- Artificial Intelligence is fast becoming the face of technology in all sectors across the globe.
- Trends in deep learning and artificial intelligence are crucial to explore in the AI field.
- Explore five emerging deep learning and artificial intelligence trends: federated learning, GANs, XAI, reinforcement learning, and transfer learning.
Deep learning and Artificial Intelligence (AI) are fast-growing decision-making tools in the technological world. They have been fuelled by the emerging new technologies emerging all the time. Federated learning, GANs, XAI, reinforcement learning, and transfer learning are five of this field’s most promising emerging concepts.
These technologies can transform machine learning applications, from image identification to gameplay. They present exciting new prospects for researchers and developers alike.
Federated learning is a machine learning technique that allows several devices to work together on a single model. They do this without sharing their data with a central server. This method is especially beneficial in instances where data privacy is an issue.
Google, for example, has employed federated learning. This is to increase the accuracy of its predictive text keyboard while maintaining user privacy.
Machine learning models often utilize centralized data sources, requiring users to share their data with a central server. However, users may be concerned about their data being collected and stored on a single server, which can lead to privacy issues.
Federated learning addresses this issue. They do this by training models on data that remains on users’ devices rather than sending it to a central server.
Furthermore, because the training data remained on users’ devices, there was no need to send massive amounts of data to a centralized server. This reduced the system’s computing and storage requirements.
General Adversarial Network in Artificial Intelligence
Generated adversarial networks are a form of neural network that can be used to produce new, realistic data from previously collected data. GANs, for example, have been used to create lifelike representations of humans, animals, and even landscapes. GANs function by pitting two neural networks against each other, with one network creating bogus data and the other attempting to determine whether the data is real or bogus.
Explainable Artificial Intelligence
Explainable AI is an AI method that seeks to improve the transparency and comprehension of machine learning algorithms. XAI is critical because it ensures that AI systems make objective, fair judgements. Here’s an example of how you could utilize XAI:
Consider the following scenario: a financial institution use machine learning algorithms to predict the risk that a loan application will default on their loan. In the case of traditional black-box algorithms, the bank would be unaware of the algorithm’s decision-making process and would be unable to explain it to the loan applicant.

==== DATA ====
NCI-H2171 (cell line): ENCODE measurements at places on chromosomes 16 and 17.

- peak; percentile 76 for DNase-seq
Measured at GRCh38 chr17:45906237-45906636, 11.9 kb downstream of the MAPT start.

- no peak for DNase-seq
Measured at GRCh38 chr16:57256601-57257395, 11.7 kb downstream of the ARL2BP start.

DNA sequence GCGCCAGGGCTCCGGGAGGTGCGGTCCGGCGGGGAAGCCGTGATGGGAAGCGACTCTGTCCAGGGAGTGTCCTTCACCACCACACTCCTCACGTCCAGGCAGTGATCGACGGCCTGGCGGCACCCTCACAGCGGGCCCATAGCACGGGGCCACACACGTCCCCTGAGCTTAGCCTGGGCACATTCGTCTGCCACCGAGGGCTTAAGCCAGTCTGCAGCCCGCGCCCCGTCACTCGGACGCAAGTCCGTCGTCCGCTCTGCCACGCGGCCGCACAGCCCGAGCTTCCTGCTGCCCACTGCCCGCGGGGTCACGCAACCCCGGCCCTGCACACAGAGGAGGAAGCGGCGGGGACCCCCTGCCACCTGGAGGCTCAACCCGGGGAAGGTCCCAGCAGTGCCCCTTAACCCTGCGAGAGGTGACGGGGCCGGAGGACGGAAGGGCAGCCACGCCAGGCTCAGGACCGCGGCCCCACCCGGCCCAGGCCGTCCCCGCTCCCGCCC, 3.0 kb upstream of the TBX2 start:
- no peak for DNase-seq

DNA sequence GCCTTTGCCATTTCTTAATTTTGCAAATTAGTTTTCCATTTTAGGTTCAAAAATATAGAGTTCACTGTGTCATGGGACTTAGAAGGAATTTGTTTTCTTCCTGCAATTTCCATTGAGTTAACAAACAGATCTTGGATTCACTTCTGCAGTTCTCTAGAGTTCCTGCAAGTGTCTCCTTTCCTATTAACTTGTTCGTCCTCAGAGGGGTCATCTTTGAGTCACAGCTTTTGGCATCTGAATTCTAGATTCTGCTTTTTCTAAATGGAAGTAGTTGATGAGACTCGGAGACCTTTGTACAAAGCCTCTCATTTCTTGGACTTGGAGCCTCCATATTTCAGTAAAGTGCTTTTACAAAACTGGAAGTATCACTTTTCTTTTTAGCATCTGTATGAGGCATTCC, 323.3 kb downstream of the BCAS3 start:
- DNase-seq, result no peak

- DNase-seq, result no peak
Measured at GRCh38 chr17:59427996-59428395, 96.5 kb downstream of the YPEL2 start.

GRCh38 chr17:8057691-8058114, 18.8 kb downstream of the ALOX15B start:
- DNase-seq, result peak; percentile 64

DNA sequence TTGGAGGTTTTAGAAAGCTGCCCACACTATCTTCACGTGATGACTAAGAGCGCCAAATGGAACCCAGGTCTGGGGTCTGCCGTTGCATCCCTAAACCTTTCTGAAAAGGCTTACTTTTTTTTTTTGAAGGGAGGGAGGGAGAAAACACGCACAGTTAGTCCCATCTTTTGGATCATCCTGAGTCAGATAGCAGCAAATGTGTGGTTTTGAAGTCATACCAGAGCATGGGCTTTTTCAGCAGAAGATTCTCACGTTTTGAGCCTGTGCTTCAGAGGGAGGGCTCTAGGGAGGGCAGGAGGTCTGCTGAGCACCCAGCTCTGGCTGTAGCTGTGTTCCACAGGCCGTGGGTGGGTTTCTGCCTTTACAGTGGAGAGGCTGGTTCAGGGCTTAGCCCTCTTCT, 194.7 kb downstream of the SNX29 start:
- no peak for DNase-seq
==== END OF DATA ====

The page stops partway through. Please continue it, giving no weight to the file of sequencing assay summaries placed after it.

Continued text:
However, using XAI, the algorithm could explain its decision. This allowed the bank to certify that it was based on rational factors rather than erroneous or discriminatory data. For example, the algorithm may state that it calculated a risk score based on the applicant’s credit score, income, and employment history.
This level of transparency and explainability can contribute to increased trust in AI systems and improved accountability. Ultimately, it can lead to better decision-making.
Reinforcement learning is a sort of machine learning that involves teaching agents to learn through criticism and incentives. This method has been used in a variety of applications, including robotics, gaming, and even banking. DeepMind’s AlphaGo, for example, used this strategy to continuously improve its games and finally defeat top human Go players, demonstrating the efficiency of reinforcement learning in complicated decision-making tasks.
A machine learning strategy called transfer learning involves applying previously trained models to address brand-new issues. When there is little data available for a new problem, this method is especially helpful.
For instance, researchers have used transfer learning to adapt image recognition models developed for a particular type of picture (such as faces). This is done to apply the same model to a different sort of image. For example, animals.
This approach allows for the reuse of the learned features, weights, and biases of the pre-trained model in the new task. This can significantly improve the performance of the model and reduce the amount of data needed for training.